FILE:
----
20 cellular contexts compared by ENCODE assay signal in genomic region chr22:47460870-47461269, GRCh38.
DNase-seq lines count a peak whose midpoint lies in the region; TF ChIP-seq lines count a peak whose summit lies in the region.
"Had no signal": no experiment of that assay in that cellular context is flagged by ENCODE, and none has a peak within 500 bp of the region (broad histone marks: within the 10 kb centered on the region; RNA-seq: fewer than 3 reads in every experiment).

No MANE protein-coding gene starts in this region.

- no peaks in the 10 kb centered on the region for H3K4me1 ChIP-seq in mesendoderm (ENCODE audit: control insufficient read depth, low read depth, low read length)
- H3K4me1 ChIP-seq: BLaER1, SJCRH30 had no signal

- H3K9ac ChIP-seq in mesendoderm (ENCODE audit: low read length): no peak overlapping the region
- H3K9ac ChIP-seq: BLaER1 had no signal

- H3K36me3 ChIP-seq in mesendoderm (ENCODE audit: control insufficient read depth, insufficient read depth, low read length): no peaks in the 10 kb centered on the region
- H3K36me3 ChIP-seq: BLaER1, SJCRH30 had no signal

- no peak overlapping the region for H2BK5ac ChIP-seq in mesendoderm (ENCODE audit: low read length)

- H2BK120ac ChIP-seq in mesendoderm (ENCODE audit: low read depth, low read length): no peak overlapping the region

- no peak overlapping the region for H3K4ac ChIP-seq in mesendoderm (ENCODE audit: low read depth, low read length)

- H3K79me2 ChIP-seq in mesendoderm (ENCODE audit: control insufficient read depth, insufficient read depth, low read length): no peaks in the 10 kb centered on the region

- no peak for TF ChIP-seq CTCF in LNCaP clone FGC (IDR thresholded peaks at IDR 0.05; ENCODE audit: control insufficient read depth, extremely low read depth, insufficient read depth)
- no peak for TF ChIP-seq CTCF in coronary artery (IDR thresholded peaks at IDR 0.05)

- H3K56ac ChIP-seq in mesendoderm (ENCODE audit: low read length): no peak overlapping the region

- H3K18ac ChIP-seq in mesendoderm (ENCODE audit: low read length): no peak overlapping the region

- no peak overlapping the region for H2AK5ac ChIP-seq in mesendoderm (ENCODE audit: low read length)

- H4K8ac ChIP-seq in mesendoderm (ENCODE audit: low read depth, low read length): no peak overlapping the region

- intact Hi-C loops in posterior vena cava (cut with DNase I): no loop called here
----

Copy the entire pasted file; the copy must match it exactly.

20 cellular contexts compared by ENCODE assay signal in genomic region chr22:47460870-47461269, GRCh38.
DNase-seq lines count a peak whose midpoint lies in the region; TF ChIP-seq lines count a peak whose summit lies in the region.
"Had no signal": no experiment of that assay in that cellular context is flagged by ENCODE, and none has a peak within 500 bp of the region (broad histone marks: within the 10 kb centered on the region; RNA-seq: fewer than 3 reads in every experiment).

No MANE protein-coding gene starts in this region.

- no peaks in the 10 kb centered on the region for H3K4me1 ChIP-seq in mesendoderm (ENCODE audit: control insufficient read depth, low read depth, low read length)
- H3K4me1 ChIP-seq: BLaER1, SJCRH30 had no signal

- H3K9ac ChIP-seq in mesendoderm (ENCODE audit: low read length): no peak overlapping the region
- H3K9ac ChIP-seq: BLaER1 had no signal

- H3K36me3 ChIP-seq in mesendoderm (ENCODE audit: control insufficient read depth, insufficient read depth, low read length): no peaks in the 10 kb centered on the region
- H3K36me3 ChIP-seq: BLaER1, SJCRH30 had no signal

- no peak overlapping the region for H2BK5ac ChIP-seq in mesendoderm (ENCODE audit: low read length)

- H2BK120ac ChIP-seq in mesendoderm (ENCODE audit: low read depth, low read length): no peak overlapping the region

- no peak overlapping the region for H3K4ac ChIP-seq in mesendoderm (ENCODE audit: low read depth, low read length)

- H3K79me2 ChIP-seq in mesendoderm (ENCODE audit: control insufficient read depth, insufficient read depth, low read length): no peaks in the 10 kb centered on the region

- no peak for TF ChIP-seq CTCF in LNCaP clone FGC (IDR thresholded peaks at IDR 0.05; ENCODE audit: control insufficient read depth, extremely low read depth, insufficient read depth)
- no peak for TF ChIP-seq CTCF in coronary artery (IDR thresholded peaks at IDR 0.05)

- H3K56ac ChIP-seq in mesendoderm (ENCODE audit: low read length): no peak overlapping the region

- H3K18ac ChIP-seq in mesendoderm (ENCODE audit: low read length): no peak overlapping the region

- no peak overlapping the region for H2AK5ac ChIP-seq in mesendoderm (ENCODE audit: low read length)

- H4K8ac ChIP-seq in mesendoderm (ENCODE audit: low read depth, low read length): no peak overlapping the region

- intact Hi-C loops in posterior vena cava (cut with DNase I): no loop called here